make technology choices. It is far more efficient to take a prescriptive approach from the
start with both software and hardware, and to ensure that working practices and policies
are rigorously documented.
It is worth noting the Natural History Museum, where Graham Higley is now Head
of Library and Information Systems, currently has no eCRM system, but plans to begin
costing one. Higley believes that, since the Museum is not `selling' anything, the benefits
of implementing a costly CRM system may be fewer.
However, in terms of visitor satisfaction and all-round efficiency, a carefully designed
CRM strategy can be invaluable. As the need to acquire donations figures more promi-
nently in the work of professionals in the heritage sector the need to document the
processes by which each donation was obtained will become necessary.
Case Study III National Museum of Australia (www.nma.gov.au)
The National Museum of Australia is a federal government agency, established in
1980 with a mission `to research Australian history, develop and maintain a national col-
lection of historical material, create exhibitions and programs exploring our heritage and
history, and to be accessible to all Australians.' On March 11th 2001, the National
Museum of Australia opened its new facilities in Canberra, and within three months it
had become one of the most popular visitor attractions in the Australian capital.The
Museum website hosts a variety content, including visitor information, digitised images,
educational resources and interactive games. It aims to be accessible to a wide spectrum
of potential users.
Just as museum exhibits have often been used in the past for monitoring visitor
behaviour and interaction, so now the Information and Communication Technology
(ICT) department at the Museum seeks to obtain new information about visitors' expe-
riences when they access the Museum's website.These data are made up of the details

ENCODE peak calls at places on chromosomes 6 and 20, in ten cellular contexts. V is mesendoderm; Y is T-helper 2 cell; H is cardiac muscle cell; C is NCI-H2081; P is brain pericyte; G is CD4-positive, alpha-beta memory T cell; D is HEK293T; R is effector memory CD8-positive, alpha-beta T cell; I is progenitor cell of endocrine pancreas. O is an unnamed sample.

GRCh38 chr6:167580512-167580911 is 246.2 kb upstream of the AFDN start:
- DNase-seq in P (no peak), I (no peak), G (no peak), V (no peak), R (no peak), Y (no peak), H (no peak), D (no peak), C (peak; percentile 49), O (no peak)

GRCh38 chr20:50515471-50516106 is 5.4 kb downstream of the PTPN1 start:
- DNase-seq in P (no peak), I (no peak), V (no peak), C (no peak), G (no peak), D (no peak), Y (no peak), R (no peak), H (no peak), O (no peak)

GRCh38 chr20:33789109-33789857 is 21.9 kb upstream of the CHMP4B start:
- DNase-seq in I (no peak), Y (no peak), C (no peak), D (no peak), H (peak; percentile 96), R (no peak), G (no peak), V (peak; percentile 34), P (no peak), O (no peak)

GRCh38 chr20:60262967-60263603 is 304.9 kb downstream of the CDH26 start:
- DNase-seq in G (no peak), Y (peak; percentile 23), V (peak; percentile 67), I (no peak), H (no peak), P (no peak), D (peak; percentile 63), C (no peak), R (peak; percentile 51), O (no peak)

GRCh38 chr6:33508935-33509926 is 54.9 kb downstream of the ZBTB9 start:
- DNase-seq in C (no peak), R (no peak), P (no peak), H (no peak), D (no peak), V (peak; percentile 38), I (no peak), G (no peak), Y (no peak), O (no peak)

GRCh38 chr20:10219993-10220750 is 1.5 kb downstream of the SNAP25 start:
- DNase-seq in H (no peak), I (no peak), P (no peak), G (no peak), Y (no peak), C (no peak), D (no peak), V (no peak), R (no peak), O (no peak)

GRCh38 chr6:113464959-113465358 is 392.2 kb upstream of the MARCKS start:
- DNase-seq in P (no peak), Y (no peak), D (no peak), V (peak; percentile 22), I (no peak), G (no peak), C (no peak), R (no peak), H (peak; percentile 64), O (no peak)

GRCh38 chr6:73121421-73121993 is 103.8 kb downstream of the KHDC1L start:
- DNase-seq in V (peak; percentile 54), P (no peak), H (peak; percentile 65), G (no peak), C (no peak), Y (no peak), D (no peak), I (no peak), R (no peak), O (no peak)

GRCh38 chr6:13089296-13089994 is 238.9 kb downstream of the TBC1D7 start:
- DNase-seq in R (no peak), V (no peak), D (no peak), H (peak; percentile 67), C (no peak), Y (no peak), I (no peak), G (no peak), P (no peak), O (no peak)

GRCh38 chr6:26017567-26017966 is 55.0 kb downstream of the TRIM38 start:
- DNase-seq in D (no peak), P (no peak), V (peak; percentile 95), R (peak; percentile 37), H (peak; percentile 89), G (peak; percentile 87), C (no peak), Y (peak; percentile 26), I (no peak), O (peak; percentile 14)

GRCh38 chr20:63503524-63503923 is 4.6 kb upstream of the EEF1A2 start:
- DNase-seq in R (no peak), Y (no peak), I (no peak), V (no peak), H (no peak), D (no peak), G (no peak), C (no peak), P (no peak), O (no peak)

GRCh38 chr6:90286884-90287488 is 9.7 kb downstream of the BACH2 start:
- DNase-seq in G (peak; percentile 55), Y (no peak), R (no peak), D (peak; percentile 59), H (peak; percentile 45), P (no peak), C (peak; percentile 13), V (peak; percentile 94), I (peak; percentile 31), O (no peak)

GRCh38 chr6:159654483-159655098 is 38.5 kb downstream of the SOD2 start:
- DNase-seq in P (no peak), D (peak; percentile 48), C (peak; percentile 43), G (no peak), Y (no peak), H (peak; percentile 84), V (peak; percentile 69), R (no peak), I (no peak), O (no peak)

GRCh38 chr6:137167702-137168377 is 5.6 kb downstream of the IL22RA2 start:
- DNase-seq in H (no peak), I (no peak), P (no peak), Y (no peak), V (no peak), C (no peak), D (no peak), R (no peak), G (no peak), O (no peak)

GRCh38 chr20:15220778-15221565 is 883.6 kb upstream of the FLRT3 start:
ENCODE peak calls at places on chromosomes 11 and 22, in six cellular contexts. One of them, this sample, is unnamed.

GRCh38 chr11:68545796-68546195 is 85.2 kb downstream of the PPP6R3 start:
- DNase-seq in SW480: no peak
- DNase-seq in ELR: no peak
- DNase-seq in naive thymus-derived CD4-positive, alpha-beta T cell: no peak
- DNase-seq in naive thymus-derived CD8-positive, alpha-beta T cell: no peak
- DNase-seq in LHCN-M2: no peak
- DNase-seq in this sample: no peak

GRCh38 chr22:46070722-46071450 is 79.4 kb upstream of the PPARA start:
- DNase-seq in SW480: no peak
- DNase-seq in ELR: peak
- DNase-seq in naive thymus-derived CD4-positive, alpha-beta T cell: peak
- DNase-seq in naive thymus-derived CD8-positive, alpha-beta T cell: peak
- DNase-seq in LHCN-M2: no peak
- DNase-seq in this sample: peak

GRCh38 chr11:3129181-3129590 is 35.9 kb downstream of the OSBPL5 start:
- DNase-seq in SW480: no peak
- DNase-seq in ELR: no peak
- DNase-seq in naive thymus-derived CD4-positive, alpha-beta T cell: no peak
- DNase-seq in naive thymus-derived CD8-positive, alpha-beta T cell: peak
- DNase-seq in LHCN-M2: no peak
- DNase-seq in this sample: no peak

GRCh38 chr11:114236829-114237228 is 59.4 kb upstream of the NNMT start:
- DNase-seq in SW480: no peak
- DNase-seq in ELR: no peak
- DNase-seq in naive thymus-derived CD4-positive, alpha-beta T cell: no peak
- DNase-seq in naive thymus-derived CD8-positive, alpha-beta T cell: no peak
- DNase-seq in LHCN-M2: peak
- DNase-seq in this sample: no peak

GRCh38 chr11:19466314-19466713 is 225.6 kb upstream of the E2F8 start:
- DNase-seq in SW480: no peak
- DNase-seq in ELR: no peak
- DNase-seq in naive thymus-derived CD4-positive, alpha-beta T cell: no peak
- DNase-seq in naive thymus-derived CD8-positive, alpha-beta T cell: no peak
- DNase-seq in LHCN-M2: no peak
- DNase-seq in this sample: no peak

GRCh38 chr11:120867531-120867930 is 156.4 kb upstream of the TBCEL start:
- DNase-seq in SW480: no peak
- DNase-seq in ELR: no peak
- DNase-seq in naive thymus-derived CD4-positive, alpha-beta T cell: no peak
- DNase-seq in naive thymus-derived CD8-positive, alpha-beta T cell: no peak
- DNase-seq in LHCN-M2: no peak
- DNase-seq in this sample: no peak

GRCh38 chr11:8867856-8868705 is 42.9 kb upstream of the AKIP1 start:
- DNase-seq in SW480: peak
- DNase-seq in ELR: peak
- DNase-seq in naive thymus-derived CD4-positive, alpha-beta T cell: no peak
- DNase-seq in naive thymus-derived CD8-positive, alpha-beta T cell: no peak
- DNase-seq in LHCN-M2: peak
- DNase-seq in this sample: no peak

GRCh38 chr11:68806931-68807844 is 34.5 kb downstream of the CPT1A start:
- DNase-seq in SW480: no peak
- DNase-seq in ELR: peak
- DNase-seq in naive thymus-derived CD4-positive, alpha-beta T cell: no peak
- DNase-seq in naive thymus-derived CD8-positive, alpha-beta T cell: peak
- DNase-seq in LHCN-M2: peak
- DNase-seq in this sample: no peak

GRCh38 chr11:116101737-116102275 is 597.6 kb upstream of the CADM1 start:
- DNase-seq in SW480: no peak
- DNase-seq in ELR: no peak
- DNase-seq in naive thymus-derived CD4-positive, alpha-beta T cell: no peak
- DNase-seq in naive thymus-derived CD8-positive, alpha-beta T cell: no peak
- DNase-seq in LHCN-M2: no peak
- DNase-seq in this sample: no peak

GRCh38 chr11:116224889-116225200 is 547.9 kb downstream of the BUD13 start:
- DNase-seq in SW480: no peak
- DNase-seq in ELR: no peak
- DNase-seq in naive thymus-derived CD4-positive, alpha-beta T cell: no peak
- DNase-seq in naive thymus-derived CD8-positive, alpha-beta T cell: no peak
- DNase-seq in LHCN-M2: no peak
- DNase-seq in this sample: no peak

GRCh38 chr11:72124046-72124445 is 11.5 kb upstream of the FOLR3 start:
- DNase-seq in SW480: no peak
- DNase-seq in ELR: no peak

logged by the web server as individual visitors enter, navigate, and exit the site. But, with
no dedicated method for the collection and analysis of such data it is more or less useless
for strategic planning purposes.The Museum's ICT manager, Darren Peacock, says: `In
addition to providing an experience of the Museum and its collections for virtual visi-
tors, the website is a place for building relationships with those who do visit in person.
In building relationships with these two user groups, the Museum requires comprehen-
sive data to understand their various needs and behaviours.'
Some form of analysis was clearly required in order to turn all the Museum's raw data
into a useful and valuable resource. Software and services company SAS was given the
task of profiling visitors and testing different approaches to site marketing, with the aim
of discovering how the needs, behaviours and motivations of different categories of users
varied. Other aims were to encourage online users to visit the museum in person and for
real-life visitors to access the website.The site traffic analysis provided by SAS's
WebHound tool allowed the Museum's team to track different types of online users, for
example first time users, returning users, single hit users, and those who remained on the
site for a considerable amount of time.The team has the facility to track the behaviour of
the users by monitoring daily and hourly traffic, identifying their needs and assisting the
planning team work out how to meet these. Since it is forecast that 80% of visits will be
This case study is based on information from the museum's website, and from that of SAS
(http://www.sas.com/news/success/nma.html).The pages were accessed on 04/02/2003.